You will have to develop for each of those runtime environments a unique solution. Unfortunately, there is no technique which deeply analyzes any input regardless of its type.

For this reason, we think a Multi-Technology and architecture platform are the means to deeply analyze malware. That is why we have already built unique techniques to analyze the following:

In addition to these, Joe Sandbox also analyzes files on Windows, Linux, macOS, Android and iOS.

To enrich this family of technologies, we have recently added a new one, with the aim the of deeply analyzing Java Archives (JAR).

The Rise of JAR

Malware written in Java has become very popular. This is due to a couple of reasons. First of all, Java is a platform independent product. As an example, a remote access trojan can be easily operated on MacOS, Windows and Linux. Secondly, it is simple to write programs in Java. Thirdly, Java malware is not that well detected by Antivirus programs.

Deep Analysis of Java Archives

Most sandbox vendors are currently able to capture system calls executed by a Java program. However, the information is not provided in too much detail. Incident Responders and Malware Analysts are keen on getting the executed Java APIs and their arguments as well as the decompiled code.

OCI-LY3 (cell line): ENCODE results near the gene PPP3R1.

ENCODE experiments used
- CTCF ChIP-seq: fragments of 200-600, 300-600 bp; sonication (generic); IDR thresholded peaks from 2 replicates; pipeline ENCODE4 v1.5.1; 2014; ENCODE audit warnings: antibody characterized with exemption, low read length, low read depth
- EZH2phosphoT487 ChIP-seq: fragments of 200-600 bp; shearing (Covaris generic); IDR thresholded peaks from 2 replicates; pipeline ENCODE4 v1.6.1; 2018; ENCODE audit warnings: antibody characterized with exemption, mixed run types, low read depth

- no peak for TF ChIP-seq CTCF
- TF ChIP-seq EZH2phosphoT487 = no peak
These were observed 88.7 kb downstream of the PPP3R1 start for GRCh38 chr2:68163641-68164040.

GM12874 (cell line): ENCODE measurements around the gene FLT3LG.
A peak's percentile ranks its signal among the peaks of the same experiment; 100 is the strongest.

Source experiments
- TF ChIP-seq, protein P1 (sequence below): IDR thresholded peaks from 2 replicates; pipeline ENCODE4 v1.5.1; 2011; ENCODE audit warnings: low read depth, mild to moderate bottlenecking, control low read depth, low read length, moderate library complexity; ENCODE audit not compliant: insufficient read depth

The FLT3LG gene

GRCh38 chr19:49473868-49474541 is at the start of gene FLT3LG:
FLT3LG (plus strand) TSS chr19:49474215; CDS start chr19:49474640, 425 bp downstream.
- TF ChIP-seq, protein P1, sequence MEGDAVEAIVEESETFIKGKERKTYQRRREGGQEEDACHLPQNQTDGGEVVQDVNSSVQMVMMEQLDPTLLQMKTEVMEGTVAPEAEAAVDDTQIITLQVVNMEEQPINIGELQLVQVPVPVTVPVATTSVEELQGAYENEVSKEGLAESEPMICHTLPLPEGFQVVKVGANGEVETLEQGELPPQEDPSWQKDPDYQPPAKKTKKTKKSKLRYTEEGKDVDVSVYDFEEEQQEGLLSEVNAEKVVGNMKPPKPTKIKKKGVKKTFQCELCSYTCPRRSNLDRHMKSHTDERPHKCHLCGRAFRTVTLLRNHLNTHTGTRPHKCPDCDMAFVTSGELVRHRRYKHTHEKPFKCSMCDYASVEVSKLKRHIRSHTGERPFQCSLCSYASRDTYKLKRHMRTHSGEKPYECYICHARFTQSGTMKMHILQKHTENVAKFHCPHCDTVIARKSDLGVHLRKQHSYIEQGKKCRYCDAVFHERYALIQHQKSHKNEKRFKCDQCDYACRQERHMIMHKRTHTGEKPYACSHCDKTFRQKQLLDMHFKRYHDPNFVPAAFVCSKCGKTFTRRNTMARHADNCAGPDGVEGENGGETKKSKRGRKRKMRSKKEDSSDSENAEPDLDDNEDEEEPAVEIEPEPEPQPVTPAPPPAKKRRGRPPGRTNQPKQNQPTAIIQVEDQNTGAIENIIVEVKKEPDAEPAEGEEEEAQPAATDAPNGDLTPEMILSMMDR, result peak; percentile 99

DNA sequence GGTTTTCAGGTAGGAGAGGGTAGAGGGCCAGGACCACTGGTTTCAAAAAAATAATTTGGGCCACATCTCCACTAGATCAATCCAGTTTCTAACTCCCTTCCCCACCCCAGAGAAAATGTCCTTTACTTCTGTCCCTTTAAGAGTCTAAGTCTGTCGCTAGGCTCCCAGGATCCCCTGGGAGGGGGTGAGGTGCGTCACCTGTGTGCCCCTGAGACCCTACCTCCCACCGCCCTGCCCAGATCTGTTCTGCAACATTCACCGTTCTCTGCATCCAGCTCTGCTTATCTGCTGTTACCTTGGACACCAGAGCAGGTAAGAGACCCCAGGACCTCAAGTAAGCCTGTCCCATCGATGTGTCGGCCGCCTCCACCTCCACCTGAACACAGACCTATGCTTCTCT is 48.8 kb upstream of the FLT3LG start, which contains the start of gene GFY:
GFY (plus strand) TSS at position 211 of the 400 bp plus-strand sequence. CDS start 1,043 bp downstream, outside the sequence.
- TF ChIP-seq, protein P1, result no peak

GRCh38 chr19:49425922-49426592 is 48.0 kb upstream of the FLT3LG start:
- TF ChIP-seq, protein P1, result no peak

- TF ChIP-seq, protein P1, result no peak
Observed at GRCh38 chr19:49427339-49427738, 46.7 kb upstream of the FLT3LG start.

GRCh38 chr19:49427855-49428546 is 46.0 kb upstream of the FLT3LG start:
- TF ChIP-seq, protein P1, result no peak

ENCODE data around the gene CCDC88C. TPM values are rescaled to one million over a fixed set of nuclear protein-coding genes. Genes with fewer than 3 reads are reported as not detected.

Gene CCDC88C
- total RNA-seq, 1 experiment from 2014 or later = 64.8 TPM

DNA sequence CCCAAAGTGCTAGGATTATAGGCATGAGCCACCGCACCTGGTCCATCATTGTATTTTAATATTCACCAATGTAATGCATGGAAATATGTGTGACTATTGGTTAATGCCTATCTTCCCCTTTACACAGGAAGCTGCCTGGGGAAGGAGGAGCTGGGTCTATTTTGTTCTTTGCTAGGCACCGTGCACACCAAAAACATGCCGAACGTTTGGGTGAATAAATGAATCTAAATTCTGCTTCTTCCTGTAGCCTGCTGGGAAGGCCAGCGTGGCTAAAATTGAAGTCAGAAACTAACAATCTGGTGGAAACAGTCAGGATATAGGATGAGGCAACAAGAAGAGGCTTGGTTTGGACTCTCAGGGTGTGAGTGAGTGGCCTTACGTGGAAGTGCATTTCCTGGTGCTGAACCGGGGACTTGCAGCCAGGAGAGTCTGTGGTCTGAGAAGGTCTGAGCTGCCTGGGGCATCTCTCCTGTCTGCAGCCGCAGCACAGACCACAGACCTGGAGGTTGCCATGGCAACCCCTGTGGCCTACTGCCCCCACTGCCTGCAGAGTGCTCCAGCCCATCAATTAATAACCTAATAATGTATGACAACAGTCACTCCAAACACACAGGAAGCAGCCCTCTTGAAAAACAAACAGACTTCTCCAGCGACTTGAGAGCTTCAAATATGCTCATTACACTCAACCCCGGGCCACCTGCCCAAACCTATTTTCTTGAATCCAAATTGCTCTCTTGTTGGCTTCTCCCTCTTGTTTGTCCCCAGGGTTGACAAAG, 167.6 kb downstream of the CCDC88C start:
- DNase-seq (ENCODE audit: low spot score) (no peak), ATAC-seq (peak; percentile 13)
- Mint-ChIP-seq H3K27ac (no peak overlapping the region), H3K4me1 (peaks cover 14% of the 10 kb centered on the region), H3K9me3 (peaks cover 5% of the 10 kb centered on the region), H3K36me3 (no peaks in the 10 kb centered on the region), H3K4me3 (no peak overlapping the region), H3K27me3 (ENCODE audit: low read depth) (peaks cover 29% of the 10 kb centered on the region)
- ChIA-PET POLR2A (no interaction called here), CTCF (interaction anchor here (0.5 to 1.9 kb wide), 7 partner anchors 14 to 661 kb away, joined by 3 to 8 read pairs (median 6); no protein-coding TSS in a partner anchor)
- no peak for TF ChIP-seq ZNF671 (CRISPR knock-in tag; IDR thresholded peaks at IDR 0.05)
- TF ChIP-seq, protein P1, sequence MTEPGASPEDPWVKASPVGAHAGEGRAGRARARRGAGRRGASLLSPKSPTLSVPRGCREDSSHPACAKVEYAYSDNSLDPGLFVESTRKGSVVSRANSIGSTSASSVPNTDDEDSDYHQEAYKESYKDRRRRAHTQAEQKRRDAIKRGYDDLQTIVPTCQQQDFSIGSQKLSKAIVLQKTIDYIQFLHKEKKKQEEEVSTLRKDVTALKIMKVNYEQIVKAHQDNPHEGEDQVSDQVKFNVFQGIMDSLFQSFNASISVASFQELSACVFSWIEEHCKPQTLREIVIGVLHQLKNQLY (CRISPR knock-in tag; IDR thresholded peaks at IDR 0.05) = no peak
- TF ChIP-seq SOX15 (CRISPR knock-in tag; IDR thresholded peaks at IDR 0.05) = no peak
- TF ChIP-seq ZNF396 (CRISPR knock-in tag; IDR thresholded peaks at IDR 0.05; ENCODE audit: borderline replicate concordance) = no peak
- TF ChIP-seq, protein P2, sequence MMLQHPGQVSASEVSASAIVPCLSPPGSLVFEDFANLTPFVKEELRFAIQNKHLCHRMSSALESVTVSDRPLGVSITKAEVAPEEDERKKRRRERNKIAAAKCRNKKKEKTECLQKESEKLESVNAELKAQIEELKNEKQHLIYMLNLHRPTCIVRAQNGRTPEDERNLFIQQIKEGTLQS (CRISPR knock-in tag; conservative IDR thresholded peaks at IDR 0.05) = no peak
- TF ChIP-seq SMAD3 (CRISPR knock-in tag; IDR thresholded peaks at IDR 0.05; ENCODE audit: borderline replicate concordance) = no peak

To cover these requirements, we recently added a new JAR tracing functionality to Joe Sandbox:

JAR tracing performs two tasks:

  • Dynamically instrumenting Java bytecode to capture API calls and arguments
  • Java bytecode decompilation to generate Java source code

Extraction of Java API arguments

Let us have a look at the benefits of extracting Java API arguments. Given a JRAT sample we can detect various suspicious behaviors:

Full Analysis Report

To hide code, JRAT uses AbstractScriptEngine.eval. Since Joe Sandbox can trace the API, we get the evaluated String. Java malware is often heavily obfuscated and packed. Thanks to JAR tracing, Joe Sandbox can detect the unpacking process:

Full Analysis Report

Finally, JAR tracing enables the extraction of the RAT configuration:

Full Analysis Report

This is again extracted from API arguments and not statically decrypted from the binary. 

Java Decompilation

In addition to Java API arguments, Joe Sandbox also provides the decompiled source code. Malware Analysts can directly download the source code zip in the analysis detail view:

For instance, in the case of Crossrat you can easily understand the persistence via autostart. 

Final Words

Today's malware samples come in various formats and types. A single technology approach fails to analyze all samples. Joe Sandbox includes a wide array of domain-specific technologies to always get the deepest analysis possible.